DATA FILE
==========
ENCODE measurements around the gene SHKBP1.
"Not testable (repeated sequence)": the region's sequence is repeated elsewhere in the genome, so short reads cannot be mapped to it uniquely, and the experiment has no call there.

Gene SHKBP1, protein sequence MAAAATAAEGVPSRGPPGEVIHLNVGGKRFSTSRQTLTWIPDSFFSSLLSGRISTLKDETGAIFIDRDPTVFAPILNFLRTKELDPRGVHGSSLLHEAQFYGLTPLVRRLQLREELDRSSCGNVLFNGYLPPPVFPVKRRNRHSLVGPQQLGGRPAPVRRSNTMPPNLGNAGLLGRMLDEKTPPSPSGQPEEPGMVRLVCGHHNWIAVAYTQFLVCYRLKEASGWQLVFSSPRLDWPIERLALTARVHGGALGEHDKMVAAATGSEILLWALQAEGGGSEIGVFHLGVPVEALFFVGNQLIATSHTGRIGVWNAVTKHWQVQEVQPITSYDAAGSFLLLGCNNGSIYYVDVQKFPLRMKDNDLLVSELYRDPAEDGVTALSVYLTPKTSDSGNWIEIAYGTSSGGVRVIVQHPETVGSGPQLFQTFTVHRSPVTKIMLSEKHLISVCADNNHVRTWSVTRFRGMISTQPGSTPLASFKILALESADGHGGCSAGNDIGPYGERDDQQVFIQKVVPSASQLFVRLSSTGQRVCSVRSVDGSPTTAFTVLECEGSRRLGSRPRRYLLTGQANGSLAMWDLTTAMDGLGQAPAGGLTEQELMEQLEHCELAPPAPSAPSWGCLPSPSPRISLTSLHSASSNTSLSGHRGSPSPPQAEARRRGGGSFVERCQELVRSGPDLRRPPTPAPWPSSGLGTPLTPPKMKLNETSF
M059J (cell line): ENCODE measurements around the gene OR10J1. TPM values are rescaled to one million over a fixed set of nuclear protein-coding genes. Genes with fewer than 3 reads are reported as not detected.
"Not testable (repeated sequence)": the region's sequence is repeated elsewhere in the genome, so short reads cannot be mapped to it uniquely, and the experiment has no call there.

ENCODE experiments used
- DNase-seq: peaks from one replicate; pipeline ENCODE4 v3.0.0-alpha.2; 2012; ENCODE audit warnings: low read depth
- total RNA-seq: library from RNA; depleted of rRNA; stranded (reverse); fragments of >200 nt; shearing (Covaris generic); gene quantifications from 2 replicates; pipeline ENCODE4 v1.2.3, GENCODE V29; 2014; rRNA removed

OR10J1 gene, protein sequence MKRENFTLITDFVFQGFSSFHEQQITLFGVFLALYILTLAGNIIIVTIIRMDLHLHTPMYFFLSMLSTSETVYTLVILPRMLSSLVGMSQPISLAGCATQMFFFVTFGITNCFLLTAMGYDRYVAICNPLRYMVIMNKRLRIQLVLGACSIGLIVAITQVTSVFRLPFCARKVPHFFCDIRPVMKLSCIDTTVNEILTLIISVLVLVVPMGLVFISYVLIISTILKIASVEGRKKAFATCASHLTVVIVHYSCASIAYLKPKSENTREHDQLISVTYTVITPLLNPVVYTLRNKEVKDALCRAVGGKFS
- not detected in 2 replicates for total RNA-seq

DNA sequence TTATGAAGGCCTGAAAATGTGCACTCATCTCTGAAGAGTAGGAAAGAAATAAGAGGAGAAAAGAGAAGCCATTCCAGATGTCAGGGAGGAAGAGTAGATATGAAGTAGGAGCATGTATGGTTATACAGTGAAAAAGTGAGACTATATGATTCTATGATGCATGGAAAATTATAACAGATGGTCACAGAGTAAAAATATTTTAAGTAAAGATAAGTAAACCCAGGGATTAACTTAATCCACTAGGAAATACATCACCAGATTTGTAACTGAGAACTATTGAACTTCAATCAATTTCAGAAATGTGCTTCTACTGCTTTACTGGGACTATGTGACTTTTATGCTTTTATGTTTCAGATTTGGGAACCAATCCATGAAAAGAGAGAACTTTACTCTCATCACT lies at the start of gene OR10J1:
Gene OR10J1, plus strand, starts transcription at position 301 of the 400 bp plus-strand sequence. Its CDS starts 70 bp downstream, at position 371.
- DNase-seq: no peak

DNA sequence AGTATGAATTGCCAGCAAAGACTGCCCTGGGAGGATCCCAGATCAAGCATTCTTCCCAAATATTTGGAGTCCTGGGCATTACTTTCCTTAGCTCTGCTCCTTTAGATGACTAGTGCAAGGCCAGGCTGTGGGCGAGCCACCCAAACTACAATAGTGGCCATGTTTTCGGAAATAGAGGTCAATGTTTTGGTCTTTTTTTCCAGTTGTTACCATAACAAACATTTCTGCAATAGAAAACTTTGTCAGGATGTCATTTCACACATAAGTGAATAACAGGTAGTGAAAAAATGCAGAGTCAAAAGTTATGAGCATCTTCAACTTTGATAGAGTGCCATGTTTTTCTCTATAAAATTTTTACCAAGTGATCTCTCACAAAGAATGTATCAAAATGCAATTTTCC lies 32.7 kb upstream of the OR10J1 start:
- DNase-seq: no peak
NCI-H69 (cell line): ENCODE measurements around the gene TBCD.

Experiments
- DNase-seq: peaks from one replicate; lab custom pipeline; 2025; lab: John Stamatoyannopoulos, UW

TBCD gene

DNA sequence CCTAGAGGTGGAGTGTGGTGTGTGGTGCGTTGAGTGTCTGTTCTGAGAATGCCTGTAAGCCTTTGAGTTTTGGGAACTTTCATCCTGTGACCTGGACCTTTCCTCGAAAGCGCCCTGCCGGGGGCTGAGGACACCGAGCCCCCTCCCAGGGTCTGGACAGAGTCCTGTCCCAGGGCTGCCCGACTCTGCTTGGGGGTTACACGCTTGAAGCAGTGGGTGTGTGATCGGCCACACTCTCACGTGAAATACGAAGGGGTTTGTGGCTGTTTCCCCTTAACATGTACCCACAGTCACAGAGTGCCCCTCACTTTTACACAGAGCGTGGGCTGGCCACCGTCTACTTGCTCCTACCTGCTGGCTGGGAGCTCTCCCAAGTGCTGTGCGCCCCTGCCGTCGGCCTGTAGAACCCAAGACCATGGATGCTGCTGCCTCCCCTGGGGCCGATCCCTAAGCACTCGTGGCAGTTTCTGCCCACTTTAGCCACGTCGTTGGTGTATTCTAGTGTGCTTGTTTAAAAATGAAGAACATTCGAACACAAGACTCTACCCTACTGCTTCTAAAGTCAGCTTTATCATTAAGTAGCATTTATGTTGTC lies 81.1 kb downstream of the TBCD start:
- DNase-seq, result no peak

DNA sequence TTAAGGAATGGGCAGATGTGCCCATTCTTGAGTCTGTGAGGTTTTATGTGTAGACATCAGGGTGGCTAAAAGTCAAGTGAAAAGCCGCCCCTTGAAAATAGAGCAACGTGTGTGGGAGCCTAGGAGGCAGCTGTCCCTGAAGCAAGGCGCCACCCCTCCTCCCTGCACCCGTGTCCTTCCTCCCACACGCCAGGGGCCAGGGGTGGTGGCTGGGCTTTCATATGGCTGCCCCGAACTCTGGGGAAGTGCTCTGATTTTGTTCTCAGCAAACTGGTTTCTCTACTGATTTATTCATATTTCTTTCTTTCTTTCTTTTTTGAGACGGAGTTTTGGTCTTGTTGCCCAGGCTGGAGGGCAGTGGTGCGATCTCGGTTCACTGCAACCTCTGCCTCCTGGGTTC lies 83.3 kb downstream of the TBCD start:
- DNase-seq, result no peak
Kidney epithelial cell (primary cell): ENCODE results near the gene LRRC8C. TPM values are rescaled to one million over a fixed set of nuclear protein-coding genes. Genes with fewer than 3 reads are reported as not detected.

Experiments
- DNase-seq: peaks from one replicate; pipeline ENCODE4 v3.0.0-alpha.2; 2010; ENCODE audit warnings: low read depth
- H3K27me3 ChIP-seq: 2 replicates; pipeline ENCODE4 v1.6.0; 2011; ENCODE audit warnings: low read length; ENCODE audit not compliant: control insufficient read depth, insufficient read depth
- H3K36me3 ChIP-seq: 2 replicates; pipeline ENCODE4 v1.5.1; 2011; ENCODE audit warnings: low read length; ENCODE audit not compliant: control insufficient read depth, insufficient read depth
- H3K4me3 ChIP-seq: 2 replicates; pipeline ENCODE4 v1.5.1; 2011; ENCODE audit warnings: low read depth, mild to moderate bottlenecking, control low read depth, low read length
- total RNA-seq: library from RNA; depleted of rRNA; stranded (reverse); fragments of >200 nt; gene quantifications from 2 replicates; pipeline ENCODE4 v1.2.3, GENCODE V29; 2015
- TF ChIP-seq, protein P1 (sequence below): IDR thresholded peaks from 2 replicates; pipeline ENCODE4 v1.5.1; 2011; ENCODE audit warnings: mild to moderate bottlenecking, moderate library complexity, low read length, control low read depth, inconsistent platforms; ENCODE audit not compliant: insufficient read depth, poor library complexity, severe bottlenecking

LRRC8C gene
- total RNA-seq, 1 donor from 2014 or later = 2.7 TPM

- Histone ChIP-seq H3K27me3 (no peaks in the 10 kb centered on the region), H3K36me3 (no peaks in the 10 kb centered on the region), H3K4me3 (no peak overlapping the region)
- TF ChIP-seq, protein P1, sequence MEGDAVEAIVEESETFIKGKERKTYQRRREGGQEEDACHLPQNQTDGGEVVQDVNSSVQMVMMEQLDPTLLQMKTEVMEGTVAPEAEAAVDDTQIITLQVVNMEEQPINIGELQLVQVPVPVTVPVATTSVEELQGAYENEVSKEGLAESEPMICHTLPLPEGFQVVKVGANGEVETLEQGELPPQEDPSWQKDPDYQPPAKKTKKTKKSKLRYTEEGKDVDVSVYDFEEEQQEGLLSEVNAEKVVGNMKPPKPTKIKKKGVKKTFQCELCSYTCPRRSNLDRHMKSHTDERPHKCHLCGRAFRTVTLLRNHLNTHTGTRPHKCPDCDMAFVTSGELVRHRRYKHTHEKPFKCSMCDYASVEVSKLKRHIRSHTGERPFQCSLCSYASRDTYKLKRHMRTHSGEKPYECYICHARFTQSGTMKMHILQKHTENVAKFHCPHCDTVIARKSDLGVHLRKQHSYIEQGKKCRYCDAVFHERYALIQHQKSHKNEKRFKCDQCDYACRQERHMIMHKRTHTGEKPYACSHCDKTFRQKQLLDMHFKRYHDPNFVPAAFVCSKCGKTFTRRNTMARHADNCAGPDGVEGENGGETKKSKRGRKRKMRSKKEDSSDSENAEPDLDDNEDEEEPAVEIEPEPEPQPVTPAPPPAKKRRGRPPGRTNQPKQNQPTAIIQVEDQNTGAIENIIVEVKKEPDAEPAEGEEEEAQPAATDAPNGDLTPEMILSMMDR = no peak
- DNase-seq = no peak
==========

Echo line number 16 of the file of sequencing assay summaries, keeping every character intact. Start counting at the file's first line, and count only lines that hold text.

NCI-H69 (cell line): ENCODE measurements around the gene TBCD.